All Hell's a-bustin' loose in Sunnydale! Drusilla has activated the Hellmouth with Spike's blood, and that's not a good thing for anybody...
It's all hands on deck as demons big and small begin to swarm the idyllic town. Giles heads to the Magic Box to get some insight from Anya, who's in the process of packing her livelihood before it's decimated in the chaos. There, he learns some crucial information...
Buffy, meanwhile, gathers her own forces - Xander and Robin and, reluctantly, Cordelia!
But without her Watcher, Buffy is lost as to where to start. Fortunately, backup has arrived...
Angel has arrived, and suddenly, the odds are looking a little different!
One of Buffy the Vampire Slayer‘s enduring charms is its low budget. Initially crafted on a shoestring and lovingly utilizing the
best most affordable TV practical effects of its day, the show succeeded despite what could, superficially at least, be seen as cheesy or cheap. It’s a testament to the cumulative skills of the writers, actors, and overall artistic vision of Joss Whedon that it truly grew to the massively impactful and influential show it eventually became.
The small-scale look of it, though, was a sort of unheralded component of the show’s success. By not having a massive CGI budget, or much of a reliance on CGI at all (even as it became more affordable and ubiquitous for TV to utilize), it kept one foot planted firmly on the ground. Despite all of the werewolves, vampires, demons, mayor-snakes, Inca mummy girls, and government-sponsored man/machine/demon hybrids, the world of Sunnydale always felt like one you could actually live in (in a heightened-reality sort of way, anyhow). That relatability was a key ingredient to why viewership surged in the second and third seasons, and its legacy still echoes today.
It’s interesting, then, that pretty much Buffy has ventured into comics, that small-scale component is almost always lost right away. As far back as Dark Horse’s Season 8 and beyond, up through this current reimagining from Boom!, writers – even those with their finger seemingly on the show’s pulse, like Jordie Bellaire here – have succumbed to the temptation to have Buffy go big. And that right off the bat creates a sense that what we’re reading, what we’re dealing with, isn’t quite the Buffy we all know and love.
From the get-go, Hellmouth #1, the first official Buffy/Angel crossover, goes very big. The Hellmouth is ripping right open before our eyes (technically, it’s “activated” instead of “opening,” which is very confusing because the former looks exactly like the latter). Demons are pouring forth from the Hellmouth, and all of Sunnydale looks a lot like the cover to an ’80s thrash album. It’s chaos all over, the kind you can only get with a huge CGI budget or the unlimited budget a comic page provides. Either way, it’s a mighty big step up from the men-in-rubber-suits look of the show’s earlier seasons.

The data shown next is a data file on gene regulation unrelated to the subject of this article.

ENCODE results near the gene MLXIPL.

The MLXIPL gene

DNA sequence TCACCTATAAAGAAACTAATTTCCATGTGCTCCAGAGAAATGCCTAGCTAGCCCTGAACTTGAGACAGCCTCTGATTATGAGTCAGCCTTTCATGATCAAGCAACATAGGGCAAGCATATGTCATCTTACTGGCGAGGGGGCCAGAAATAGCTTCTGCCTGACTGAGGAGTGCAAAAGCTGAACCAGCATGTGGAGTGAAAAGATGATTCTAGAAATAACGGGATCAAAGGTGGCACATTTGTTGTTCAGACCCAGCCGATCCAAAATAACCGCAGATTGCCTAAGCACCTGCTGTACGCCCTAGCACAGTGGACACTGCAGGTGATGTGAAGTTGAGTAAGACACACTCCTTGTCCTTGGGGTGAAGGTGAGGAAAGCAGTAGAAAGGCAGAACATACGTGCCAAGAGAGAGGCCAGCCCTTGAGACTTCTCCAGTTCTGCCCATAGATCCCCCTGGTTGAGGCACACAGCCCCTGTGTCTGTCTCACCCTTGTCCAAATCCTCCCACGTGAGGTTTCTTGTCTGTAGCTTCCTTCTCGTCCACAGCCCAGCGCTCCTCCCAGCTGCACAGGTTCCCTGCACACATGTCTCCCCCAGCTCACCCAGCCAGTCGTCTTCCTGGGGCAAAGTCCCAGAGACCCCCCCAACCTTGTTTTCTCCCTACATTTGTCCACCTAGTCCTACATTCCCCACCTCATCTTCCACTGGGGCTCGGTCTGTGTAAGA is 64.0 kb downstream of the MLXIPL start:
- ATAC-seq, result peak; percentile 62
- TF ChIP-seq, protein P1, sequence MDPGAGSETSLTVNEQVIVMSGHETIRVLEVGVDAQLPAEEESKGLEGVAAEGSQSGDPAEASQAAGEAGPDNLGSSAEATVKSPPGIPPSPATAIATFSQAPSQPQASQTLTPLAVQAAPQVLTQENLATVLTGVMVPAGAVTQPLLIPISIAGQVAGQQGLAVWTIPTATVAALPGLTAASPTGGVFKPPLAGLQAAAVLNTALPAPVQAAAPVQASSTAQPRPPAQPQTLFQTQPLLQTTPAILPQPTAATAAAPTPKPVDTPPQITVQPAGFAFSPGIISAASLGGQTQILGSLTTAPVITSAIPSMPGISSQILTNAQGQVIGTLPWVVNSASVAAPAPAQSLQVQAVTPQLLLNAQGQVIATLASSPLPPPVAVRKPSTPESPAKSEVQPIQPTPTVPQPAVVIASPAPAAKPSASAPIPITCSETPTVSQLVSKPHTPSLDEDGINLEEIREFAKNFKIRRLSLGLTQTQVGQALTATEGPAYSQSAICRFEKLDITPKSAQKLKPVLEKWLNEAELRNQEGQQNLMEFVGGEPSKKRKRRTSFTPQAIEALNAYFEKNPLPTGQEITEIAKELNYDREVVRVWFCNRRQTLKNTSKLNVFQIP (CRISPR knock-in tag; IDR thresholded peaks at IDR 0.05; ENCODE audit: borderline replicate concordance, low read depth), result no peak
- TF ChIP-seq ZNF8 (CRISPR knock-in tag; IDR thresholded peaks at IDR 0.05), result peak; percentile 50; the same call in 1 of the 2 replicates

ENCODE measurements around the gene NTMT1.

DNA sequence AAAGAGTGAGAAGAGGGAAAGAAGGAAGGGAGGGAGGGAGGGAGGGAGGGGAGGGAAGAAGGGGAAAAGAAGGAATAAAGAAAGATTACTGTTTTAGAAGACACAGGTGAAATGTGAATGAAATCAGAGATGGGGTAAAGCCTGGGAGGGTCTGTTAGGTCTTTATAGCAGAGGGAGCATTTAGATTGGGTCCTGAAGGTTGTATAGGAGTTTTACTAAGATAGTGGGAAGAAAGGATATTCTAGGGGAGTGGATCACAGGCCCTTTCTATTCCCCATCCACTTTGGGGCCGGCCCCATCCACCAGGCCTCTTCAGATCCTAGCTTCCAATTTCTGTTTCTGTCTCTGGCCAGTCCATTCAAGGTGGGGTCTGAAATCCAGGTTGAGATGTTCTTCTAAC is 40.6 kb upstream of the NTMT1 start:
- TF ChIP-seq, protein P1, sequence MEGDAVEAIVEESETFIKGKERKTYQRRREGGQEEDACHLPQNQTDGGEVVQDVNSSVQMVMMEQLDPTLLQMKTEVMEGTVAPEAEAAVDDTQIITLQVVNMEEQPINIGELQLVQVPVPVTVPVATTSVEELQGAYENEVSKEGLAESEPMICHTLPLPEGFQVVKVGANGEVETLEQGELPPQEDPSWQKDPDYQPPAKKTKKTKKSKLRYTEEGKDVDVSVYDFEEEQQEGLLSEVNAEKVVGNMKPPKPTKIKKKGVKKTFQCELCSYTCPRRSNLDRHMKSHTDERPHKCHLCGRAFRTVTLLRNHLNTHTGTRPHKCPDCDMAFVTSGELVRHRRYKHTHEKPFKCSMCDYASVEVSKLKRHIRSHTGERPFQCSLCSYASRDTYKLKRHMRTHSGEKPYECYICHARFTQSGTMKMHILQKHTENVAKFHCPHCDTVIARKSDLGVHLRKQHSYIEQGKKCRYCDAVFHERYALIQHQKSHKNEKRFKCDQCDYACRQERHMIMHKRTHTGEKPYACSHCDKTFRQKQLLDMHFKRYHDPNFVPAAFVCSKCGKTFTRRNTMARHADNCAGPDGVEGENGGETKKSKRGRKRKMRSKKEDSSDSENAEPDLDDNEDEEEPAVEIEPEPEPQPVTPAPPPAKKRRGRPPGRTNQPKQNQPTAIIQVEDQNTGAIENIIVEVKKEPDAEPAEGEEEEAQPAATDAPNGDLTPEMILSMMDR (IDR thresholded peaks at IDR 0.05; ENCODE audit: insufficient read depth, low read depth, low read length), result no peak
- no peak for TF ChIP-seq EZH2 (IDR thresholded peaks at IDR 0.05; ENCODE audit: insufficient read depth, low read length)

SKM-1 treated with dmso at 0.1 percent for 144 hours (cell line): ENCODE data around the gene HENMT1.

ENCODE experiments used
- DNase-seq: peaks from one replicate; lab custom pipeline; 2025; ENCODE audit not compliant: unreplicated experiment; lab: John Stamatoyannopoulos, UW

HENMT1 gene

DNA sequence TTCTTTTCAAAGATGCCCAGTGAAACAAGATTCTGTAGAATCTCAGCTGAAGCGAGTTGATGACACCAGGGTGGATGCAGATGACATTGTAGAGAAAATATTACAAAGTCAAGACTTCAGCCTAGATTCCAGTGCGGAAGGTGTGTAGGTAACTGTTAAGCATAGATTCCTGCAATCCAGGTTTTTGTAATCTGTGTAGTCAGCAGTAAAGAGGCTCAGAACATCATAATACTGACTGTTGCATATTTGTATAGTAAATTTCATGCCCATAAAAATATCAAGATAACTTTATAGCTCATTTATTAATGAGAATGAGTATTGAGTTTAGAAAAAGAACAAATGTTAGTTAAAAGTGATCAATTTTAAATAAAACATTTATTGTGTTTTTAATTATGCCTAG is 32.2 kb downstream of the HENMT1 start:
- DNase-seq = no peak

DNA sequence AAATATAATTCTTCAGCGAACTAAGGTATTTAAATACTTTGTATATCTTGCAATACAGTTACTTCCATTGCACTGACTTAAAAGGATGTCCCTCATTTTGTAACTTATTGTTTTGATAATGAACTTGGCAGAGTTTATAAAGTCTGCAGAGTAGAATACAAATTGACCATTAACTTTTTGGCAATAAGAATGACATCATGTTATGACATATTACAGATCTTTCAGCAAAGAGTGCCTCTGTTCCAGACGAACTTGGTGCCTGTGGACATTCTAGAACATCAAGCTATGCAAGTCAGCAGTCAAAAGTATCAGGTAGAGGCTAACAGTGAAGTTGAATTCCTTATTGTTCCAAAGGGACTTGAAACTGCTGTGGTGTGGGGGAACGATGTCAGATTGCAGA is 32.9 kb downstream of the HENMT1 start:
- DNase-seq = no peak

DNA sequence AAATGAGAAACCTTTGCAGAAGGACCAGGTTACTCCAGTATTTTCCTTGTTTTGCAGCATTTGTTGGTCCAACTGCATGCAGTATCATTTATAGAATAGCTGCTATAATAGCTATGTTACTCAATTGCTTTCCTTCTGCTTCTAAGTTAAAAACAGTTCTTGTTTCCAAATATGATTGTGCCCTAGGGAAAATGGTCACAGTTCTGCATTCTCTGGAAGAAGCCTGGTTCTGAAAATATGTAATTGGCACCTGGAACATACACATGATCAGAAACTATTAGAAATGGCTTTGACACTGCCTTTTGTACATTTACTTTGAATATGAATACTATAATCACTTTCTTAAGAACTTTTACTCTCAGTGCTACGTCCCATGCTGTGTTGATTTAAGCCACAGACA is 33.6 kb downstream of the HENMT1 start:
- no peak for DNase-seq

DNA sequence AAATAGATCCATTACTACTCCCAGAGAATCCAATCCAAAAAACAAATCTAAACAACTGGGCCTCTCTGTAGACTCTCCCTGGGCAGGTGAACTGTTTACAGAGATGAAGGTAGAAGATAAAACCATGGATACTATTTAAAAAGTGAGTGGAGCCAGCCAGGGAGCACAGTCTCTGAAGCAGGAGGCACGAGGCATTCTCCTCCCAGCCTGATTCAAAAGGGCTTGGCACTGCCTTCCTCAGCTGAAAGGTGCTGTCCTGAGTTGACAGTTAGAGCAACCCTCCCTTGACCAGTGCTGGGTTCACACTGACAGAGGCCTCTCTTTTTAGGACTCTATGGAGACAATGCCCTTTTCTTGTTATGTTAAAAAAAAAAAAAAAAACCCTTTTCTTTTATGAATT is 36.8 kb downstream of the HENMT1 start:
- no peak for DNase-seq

But does it work? Can you amp up the scale of Buffy and still have it feel like Buffy? History would indicate “no,” but Jordie Bellaire has done nothing if not completely defy expectations with her current reimagining of this beloved franchise. And although she’s joined by a co-author here (Jeremy Lambert), this comic still feels distinctly like the world she’s been quickly building for the slayer to play in. There are a lot of details that have changed, though – Spike and Dru, for example, have more of a sub/dom relationship, with Spike very out-of-characteristically playing the role of the bottom. Drusilla, meanwhile, is notably less crazy without actress Juliet Landau channeling her stark-raving mad id. Xander’s a part-time vampire, Cordelia’s nice, and Willow has lost half her soul.
Yet despite all of these radical changes, the individual characters’ voices still ring true. Bellaire clearly knows her Buffy, and it shows. Even with all of the cosmetic differences, the entire Scooby Gang is still recognizable.
It’s early running in Hellmouth yet. Too early to judge whether or not the story is entirely working. This issue, though, zips along with an immediate sense of urgency. Reading it, you feel like the world is exploding and coming to an end. You feel Giles’ desperation and Buffy’s uncertainty. You feel Angel’s confidence and Xander’s fear. These characters feel real and lived in, every bit as much as they did on the show. And in the end, perhaps that’s all that really matters. Huge in scale or not, this Buffy still remains Buffy. The details may be different, but the core of these beloved characters still rings true. Aided by the highly skilled Eleonora Carlini on art, Hellmouth looks to be one hell of a ride. If you’re a Buffy fan but haven’t been sure of what to think about this new iteration, don’t despair. Now’s the perfect jumping on point.
Hellmouth #1 kicks the Buffy/Angel crossover event off with a bang! Stellar execution, high stakes, and beloved characters - what more could a fan want?!
Hellmouth #1 (of 5): Into the Fire
- Writing - 8/108/10
- Storyline - 8/108/10
- Art - 7.5/107.5/10
- Color - 7/107/10
- Cover Art - 10/1010/10
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